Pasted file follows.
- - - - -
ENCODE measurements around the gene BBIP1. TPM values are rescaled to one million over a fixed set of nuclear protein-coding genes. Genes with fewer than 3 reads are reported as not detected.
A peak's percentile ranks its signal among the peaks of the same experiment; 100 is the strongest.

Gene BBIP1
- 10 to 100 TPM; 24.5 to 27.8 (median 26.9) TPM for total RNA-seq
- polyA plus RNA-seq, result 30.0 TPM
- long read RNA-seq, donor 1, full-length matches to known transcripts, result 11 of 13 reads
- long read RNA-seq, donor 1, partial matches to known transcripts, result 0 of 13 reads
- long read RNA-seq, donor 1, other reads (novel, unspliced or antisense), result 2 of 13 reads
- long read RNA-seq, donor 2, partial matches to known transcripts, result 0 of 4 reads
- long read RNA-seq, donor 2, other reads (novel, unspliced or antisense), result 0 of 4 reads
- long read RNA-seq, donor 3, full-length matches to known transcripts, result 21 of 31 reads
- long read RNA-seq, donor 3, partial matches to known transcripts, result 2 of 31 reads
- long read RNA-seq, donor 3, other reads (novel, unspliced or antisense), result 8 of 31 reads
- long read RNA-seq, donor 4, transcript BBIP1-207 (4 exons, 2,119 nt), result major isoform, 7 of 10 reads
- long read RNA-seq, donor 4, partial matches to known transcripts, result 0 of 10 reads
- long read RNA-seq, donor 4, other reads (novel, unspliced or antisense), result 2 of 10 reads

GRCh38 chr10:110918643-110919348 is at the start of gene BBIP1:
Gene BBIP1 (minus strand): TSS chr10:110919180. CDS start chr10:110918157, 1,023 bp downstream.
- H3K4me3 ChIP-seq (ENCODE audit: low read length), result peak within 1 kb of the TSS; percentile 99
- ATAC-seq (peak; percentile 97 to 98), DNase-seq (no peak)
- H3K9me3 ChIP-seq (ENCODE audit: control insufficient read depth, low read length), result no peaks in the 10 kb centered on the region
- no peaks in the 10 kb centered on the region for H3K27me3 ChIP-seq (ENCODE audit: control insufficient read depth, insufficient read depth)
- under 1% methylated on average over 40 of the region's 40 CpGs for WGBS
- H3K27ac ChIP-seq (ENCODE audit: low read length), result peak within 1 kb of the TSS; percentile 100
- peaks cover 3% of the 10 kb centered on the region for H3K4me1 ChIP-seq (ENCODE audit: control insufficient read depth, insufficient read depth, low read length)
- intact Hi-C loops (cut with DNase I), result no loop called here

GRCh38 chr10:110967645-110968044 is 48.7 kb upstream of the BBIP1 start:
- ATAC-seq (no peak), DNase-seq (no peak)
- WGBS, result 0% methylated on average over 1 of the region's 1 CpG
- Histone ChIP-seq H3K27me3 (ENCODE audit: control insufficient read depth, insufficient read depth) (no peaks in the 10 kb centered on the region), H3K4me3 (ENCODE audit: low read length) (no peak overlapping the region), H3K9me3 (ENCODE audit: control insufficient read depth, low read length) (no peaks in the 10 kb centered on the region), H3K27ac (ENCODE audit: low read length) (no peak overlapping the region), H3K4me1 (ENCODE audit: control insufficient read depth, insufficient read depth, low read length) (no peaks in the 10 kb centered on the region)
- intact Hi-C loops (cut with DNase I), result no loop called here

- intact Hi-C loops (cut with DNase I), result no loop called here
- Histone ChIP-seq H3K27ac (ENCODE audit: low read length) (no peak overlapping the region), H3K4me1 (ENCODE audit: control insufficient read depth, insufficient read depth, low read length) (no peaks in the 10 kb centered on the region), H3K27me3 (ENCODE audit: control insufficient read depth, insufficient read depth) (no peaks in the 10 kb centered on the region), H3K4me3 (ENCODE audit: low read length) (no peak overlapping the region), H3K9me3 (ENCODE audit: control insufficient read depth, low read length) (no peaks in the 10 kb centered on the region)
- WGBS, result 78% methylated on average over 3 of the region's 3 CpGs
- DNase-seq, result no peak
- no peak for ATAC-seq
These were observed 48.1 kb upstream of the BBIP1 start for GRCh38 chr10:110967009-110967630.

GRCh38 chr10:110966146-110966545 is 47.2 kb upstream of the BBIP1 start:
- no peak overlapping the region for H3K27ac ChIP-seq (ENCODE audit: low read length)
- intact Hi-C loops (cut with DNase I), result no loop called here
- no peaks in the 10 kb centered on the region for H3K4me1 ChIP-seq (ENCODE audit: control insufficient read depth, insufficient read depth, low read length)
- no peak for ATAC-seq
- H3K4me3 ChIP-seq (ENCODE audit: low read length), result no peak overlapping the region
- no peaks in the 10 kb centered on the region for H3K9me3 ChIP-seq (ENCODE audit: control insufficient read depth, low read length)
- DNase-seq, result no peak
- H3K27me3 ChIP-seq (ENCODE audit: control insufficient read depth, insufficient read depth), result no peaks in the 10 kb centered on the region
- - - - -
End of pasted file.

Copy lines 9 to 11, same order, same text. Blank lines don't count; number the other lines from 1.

- long read RNA-seq, donor 2, partial matches to known transcripts, result 0 of 4 reads
- long read RNA-seq, donor 2, other reads (novel, unspliced or antisense), result 0 of 4 reads
- long read RNA-seq, donor 3, full-length matches to known transcripts, result 21 of 31 reads